“I won’t say every parent showed up that day, but we had a pretty good number,” Saddler said. “We had door prizes, and Ms. Cater went through what she expected of the students and the parents. We had some supportive parents, and we’ve had some parents will come in [to class] and sit with their students.”

She added that it’s important that parents hear positive things, too.

“I think we need to have a good relationship with the parents or guardians,” she said. “Sometimes if we could just make a phone call that’s not negative, but to say something positive, that makes a difference.”

The students’ progress is monitored through the program by teachers, who can log on and check the time each student spent on a section and see how well he or she did. If a student gets a 90 on an assignment, the program rewards students with cartoon apples.

“I’ll hear students ask each other, ‘How many apples did you get today? I got seven,’” she said.

“The computer praises them and we praise them,” Carter said. “So it’s really, really good.”

The program logs the hours spent at each subject—and subjects range from traditional English, math and science, to elective courses including art history and music. Each teacher is responsible for 11 or 12 students, so even though the students sit and work quietly at computer terminals for the majority of the day, a teacher is often nearby, available for advice, encouragement or discipline.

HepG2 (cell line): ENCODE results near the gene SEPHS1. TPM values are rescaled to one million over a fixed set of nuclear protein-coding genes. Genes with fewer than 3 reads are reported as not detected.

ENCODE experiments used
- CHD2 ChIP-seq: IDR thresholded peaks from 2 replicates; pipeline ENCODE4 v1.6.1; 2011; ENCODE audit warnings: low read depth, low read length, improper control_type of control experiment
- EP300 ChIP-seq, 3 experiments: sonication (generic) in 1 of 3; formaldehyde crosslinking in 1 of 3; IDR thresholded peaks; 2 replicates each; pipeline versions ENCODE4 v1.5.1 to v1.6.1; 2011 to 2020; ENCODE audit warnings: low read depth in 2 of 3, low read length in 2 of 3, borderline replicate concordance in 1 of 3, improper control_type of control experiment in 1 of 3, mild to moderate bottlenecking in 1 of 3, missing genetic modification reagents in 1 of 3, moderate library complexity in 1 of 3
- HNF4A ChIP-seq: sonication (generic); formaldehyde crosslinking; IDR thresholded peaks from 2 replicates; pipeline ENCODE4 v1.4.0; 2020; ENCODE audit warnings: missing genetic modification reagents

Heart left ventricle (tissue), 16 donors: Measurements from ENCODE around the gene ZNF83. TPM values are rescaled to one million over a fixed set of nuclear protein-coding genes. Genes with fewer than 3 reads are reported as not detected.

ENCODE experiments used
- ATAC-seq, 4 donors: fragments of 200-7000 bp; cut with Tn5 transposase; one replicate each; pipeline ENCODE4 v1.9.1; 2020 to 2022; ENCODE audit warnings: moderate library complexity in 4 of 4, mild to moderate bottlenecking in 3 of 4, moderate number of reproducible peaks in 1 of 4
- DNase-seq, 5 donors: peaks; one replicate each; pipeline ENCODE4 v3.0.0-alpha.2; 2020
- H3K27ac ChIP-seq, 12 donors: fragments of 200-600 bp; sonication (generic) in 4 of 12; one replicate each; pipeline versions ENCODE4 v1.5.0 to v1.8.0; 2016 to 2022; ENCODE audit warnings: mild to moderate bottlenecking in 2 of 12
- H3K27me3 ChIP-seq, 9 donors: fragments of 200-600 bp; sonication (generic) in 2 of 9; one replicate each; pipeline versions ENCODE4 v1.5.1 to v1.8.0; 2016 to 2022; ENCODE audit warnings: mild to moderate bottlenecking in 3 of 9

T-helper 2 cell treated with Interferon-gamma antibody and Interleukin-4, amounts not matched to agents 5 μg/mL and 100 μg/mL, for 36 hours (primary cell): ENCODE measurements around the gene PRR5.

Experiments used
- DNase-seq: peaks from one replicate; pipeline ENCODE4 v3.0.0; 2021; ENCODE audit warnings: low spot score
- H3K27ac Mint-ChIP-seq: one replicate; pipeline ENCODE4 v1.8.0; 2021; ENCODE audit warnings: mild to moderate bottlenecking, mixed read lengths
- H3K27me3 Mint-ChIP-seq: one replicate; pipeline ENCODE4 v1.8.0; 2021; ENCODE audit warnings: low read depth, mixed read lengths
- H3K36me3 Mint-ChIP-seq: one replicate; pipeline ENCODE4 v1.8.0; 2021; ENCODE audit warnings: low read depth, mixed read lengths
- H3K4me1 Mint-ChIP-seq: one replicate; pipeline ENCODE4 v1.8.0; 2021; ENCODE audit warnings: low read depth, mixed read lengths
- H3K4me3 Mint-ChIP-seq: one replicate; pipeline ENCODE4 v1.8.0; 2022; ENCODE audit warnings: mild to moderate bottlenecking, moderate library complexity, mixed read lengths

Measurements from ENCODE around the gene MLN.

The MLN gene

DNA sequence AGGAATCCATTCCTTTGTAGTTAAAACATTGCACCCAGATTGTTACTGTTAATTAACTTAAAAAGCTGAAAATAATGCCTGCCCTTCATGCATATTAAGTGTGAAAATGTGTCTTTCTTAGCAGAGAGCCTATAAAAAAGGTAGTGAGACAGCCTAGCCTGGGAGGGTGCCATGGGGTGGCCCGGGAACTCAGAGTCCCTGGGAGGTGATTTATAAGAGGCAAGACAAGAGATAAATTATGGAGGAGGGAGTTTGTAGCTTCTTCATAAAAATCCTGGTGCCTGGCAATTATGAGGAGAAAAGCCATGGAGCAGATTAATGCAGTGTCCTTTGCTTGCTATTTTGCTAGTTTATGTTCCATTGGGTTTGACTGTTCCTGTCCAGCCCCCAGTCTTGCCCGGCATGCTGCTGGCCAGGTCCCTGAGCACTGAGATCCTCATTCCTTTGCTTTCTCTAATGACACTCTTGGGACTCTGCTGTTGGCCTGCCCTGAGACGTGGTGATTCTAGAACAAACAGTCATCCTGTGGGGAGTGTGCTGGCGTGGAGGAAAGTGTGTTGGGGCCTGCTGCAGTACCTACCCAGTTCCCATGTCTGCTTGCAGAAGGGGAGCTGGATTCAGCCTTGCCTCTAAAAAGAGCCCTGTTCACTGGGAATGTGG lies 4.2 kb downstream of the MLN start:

Carter is new, just hired this year. But she said her first three months have been good.

“Before I came here, people would say that nobody could stay here because the kids are so bad,” she said. “But that’s not true. … It’s a good, good environment. It’s quiet. Regardless of the gangs, and I know who’s in the gangs. But that’s an afterschool activity. They don’t do that here.”

Some of the students get sent to the Ombudsman program as a last resort. After committing some serious offense against school rules — bringing drugs to school, or repeated violence, say—students could get expelled or put on long term suspension and sent to Ombudsman as a way to continue their education outside of the normal school environment. But the program is also designed to help students who have fallen behind catch up.